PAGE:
You can actually trace the craft beer revolution back to patient zero—Sierra Nevada Pale Ale. Back when it was released in 1980, stores and bars alike were full of standard lagers. The crisp, hoppy beer was a blast of flavor the country didn't know it needed.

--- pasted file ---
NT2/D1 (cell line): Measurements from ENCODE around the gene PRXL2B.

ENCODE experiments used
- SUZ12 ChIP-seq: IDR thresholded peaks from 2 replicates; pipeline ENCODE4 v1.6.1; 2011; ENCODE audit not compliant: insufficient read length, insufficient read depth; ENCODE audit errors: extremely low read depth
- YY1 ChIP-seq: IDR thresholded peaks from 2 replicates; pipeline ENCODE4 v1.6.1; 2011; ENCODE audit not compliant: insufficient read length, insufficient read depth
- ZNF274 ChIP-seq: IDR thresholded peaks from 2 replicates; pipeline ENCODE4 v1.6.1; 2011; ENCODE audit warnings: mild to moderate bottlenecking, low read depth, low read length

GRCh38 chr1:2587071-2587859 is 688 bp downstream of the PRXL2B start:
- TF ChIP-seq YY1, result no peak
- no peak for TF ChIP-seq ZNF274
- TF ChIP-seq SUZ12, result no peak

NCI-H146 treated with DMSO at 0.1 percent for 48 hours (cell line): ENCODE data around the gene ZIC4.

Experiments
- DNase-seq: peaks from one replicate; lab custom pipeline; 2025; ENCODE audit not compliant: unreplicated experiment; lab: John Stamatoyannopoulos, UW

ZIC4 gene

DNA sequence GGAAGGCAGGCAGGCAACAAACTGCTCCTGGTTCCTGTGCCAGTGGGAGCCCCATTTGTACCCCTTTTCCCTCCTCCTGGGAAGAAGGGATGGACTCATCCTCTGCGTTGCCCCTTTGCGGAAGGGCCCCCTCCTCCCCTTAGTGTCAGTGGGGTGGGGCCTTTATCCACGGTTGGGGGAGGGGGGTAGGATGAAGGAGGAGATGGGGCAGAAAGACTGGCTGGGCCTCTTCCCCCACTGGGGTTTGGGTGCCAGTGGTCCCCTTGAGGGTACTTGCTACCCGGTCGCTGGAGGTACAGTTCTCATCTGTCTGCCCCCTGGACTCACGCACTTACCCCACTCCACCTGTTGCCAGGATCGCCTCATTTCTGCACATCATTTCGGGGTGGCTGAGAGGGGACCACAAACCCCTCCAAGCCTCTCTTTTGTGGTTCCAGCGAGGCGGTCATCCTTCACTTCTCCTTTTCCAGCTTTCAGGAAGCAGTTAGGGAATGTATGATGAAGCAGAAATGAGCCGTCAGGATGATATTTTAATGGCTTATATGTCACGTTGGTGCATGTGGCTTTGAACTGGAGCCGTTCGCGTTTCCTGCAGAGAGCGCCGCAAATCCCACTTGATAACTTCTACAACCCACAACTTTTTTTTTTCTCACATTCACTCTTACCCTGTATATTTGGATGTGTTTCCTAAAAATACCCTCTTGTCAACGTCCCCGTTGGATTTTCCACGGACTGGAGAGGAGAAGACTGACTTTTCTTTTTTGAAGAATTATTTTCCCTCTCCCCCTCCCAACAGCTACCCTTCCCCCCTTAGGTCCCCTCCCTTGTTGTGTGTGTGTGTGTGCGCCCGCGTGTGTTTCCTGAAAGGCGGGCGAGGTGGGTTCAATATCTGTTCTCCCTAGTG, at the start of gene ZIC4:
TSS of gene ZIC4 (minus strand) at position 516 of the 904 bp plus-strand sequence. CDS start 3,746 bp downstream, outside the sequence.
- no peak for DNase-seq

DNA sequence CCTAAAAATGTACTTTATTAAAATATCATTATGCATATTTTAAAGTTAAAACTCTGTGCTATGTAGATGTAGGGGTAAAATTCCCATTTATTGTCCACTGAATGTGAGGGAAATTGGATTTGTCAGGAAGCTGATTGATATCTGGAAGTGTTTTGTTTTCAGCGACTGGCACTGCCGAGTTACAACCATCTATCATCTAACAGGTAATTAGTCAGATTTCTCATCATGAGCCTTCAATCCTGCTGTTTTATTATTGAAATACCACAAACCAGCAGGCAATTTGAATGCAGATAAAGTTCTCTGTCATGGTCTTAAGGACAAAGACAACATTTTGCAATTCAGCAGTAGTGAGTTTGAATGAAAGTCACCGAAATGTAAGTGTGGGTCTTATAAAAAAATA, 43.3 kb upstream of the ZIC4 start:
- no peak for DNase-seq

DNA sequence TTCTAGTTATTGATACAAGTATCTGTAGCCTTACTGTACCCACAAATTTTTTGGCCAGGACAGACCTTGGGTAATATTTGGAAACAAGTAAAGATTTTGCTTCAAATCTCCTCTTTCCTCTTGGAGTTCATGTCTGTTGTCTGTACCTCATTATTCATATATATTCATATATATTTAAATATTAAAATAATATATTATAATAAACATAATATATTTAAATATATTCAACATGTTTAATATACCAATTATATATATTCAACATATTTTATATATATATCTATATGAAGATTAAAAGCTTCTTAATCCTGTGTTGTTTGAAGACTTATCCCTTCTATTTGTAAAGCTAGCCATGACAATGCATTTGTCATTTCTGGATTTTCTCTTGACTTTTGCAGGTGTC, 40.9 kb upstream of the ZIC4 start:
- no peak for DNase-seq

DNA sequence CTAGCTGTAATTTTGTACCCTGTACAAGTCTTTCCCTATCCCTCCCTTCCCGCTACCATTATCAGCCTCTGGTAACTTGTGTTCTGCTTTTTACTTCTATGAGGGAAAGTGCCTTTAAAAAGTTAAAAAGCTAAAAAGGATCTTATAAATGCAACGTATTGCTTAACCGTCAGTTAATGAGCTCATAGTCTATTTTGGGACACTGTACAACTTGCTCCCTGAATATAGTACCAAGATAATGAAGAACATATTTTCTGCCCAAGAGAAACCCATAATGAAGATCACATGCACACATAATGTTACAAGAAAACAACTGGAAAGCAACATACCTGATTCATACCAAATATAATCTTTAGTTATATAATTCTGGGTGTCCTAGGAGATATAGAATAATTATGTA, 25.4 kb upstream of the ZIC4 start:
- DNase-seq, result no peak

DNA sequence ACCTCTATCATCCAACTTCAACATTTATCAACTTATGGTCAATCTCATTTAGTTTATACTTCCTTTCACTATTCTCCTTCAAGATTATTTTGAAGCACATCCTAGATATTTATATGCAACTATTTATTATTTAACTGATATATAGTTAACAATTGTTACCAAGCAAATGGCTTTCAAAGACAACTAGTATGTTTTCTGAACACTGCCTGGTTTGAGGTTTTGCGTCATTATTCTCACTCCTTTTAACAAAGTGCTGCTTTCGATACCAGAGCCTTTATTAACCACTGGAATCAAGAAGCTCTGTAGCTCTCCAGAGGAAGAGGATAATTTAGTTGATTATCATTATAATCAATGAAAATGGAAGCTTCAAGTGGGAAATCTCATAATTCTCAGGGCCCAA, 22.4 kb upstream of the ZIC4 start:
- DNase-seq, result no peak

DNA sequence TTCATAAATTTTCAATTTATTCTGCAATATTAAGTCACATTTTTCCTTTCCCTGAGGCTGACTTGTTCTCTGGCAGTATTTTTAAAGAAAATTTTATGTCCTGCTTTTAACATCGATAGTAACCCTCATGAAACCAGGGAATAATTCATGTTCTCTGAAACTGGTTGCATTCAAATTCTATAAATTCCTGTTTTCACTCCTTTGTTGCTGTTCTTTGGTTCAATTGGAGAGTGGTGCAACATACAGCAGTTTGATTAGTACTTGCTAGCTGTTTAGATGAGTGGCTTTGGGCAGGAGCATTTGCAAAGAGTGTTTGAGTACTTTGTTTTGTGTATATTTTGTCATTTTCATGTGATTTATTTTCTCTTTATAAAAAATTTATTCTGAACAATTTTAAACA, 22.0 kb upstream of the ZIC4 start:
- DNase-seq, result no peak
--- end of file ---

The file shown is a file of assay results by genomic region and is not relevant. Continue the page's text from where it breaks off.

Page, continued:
While pale ale beers had been around for 300 years in England, the US has tweaked the formula and truly made it what it is today. British pale ales tend to be malty and fruity, while the American version is aromatic and cleanly bitter. Although traditionally they have a moderate ABV, the line of demarcation between pale ales and IPAs has essentially exploded, with hoppy, boozy options readily available.